Have a good night. I love this topic. One of my favorites.

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Old 01-03-2013, 04:01 AM   #66
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As far as liquid. I am with you all the way. That stuff is expensive! Want every advantage? Buy another packet of dry yeast for 2 bucks. Problem solved and no guessing.
I think this is great advice.
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Old 01-03-2013, 04:19 AM   #67
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This thread has proven to be very informational. Thanks again everybody for your replies. I have already brewed my first beer without rehydrating the yeast and the fermentation was great. The initial fermentation was completed in 4 days according to my hydrometer readings. My next brew is the Octane IPA, ordered today from MidWest Supplies. I will try the re-hydrating method following the manufacturers directions. When I do this how will I know if the yeast did not survive? Do I have to take continuous hydrometer readings after a few days if I see no fermentation? Can I go and buy another packet of yeast and pitch in the wort even though there are dead yeast cells already in it?

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Old 01-03-2013, 04:22 AM   #68
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I only recently started rehydrating in wort and similarly Fermentis only recently suggested it...maybe they know something that we don't know about their product. I'm not discrediting anyone's opinion but I doubt they would advise you to rehydrate their yeast in wort if it produced undesirable results, why would you buy their product if that was the case?

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Old 01-03-2013, 04:25 AM   #69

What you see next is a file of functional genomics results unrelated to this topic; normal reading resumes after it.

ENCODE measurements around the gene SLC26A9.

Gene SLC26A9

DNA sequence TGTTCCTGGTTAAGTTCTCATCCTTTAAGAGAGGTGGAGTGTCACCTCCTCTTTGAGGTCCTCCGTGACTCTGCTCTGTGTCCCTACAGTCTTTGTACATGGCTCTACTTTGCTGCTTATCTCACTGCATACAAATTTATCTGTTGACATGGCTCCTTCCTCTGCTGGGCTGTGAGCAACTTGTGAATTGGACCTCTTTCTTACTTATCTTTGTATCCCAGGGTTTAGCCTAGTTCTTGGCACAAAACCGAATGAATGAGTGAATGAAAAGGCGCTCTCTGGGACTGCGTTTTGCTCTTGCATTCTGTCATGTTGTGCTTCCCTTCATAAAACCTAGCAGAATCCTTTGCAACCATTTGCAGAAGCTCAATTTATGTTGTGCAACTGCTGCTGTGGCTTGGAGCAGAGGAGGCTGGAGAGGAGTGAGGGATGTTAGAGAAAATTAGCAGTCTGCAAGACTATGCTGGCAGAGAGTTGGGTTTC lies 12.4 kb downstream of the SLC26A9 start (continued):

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This thread has proven to be very informational. Thanks again everybody for your replies. I have already brewed my first beer without rehydrating the yeast and the fermentation was great. The initial fermentation was completed in 4 days according to my hydrometer readings. My next brew is the Octane IPA, ordered today from MidWest Supplies. I will try the re-hydrating method following the manufacturers directions. When I do this how will I know if the yeast did not survive? Do I have to take continuous hydrometer readings after a few days if I see no fermentation? Can I go and buy another packet of yeast and pitch in the wort even though there are dead yeast cells already in it?
Follow their directions and the yeast will survive. If your fermentor is sealed up well you will see signs of fermentation in the airlock and life will be joyous.

If by some freak chance you don't see signs of fermentation via airlock or hydrometer then go buy more yeast and pitch it in...but be sure to post here if said thing happens because I will be amazed.

Cheers!
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Old 01-03-2013, 04:29 AM   #70
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Follow their directions and the yeast will survive. If your fermentor is sealed up well you will see signs of fermentation in the airlock and life will be joyous.

If by some freak chance you don't see signs of fermentation via airlock or hydrometer then go buy more yeast and pitch it in...but be sure to post here if said thing happens because I will be amazed.

Cheers!
Is there a way to determine how much yeast survived and how much died?